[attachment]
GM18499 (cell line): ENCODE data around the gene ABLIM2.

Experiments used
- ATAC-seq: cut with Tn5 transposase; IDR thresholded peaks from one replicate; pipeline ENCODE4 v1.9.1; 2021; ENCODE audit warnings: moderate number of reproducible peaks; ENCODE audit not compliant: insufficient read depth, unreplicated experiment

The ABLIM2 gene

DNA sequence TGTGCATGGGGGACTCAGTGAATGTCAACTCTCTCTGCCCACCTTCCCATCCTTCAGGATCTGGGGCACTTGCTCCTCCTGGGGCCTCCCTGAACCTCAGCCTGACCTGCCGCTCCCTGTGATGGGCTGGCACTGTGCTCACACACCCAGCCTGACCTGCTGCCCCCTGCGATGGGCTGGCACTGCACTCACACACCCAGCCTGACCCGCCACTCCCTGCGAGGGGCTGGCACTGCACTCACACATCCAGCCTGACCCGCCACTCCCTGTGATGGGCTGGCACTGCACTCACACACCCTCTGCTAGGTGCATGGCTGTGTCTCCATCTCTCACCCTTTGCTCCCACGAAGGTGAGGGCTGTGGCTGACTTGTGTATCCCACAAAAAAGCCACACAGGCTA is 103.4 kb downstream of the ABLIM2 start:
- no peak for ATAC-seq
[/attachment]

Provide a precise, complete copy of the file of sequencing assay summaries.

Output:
GM18499 (cell line): ENCODE data around the gene ABLIM2.

Experiments used
- ATAC-seq: cut with Tn5 transposase; IDR thresholded peaks from one replicate; pipeline ENCODE4 v1.9.1; 2021; ENCODE audit warnings: moderate number of reproducible peaks; ENCODE audit not compliant: insufficient read depth, unreplicated experiment

The ABLIM2 gene

DNA sequence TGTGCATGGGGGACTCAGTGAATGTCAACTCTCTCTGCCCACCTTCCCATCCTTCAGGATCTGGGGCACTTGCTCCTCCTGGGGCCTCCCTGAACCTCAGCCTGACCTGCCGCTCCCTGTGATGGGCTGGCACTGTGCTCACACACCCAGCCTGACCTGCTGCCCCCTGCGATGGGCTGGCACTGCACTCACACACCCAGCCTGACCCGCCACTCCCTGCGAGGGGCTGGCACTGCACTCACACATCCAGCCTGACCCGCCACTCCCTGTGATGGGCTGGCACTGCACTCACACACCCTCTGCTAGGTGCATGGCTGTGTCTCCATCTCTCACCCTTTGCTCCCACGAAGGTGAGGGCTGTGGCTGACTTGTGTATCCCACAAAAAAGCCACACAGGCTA is 103.4 kb downstream of the ABLIM2 start:
- no peak for ATAC-seq